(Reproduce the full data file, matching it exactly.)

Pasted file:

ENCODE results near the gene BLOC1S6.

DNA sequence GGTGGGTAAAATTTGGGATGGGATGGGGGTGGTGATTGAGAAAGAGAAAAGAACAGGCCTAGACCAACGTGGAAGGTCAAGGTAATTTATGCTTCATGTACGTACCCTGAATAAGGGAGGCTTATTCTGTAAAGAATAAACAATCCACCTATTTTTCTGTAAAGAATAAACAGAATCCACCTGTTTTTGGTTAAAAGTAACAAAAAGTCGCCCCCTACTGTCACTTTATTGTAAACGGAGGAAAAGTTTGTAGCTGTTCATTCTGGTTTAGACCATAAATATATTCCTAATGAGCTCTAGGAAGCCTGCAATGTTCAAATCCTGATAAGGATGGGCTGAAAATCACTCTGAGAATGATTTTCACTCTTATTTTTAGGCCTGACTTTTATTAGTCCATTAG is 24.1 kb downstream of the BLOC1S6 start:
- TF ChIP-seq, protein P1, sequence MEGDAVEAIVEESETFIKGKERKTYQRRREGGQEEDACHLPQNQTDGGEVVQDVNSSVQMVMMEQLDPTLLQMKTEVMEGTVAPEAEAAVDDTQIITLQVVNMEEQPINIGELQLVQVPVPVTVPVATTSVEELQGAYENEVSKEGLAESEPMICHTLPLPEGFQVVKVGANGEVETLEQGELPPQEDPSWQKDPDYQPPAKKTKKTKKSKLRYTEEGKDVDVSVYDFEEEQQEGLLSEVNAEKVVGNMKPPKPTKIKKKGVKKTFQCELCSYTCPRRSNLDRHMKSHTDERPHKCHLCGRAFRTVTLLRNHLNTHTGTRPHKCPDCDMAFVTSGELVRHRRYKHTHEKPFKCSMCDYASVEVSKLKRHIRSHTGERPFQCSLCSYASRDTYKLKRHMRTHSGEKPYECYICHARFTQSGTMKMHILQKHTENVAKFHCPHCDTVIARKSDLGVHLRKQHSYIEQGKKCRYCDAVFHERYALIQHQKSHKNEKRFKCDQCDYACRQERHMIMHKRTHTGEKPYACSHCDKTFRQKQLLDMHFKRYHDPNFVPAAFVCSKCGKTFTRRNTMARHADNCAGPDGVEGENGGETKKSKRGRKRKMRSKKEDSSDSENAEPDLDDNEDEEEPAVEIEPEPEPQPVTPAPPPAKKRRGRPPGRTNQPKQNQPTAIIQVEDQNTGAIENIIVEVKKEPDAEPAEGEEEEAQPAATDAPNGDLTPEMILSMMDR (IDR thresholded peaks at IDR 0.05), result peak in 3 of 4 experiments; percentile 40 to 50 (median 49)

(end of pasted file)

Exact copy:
ENCODE results near the gene BLOC1S6.

DNA sequence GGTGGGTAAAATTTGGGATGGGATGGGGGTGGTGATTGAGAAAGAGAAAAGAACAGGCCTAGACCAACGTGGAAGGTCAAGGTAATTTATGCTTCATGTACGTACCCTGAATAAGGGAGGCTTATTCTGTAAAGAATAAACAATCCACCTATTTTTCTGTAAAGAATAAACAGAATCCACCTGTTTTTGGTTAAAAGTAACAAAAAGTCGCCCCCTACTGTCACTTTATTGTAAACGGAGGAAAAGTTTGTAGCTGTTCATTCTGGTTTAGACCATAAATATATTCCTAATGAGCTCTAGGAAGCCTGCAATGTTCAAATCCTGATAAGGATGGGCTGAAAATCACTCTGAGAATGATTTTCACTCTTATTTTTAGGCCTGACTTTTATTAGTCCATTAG is 24.1 kb downstream of the BLOC1S6 start:
- TF ChIP-seq, protein P1, sequence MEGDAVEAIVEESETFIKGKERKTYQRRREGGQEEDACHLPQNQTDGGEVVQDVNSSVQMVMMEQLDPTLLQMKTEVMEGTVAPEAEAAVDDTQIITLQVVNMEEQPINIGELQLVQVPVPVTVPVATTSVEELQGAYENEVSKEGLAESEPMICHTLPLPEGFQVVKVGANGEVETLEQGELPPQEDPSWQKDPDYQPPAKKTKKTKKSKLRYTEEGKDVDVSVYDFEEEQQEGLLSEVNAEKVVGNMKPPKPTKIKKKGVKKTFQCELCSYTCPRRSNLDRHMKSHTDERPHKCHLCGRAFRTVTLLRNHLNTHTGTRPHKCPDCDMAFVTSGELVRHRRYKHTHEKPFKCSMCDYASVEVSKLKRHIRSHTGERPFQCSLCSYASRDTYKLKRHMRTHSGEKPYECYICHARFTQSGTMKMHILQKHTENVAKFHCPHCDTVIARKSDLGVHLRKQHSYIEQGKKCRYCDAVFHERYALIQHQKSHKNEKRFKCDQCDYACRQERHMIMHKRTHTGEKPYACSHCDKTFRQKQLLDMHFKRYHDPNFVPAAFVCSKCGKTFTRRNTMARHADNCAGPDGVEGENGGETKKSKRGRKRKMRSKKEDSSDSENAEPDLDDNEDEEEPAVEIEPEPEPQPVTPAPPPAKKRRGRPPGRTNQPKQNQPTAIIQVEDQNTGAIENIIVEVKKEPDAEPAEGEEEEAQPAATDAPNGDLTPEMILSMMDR (IDR thresholded peaks at IDR 0.05), result peak in 3 of 4 experiments; percentile 40 to 50 (median 49)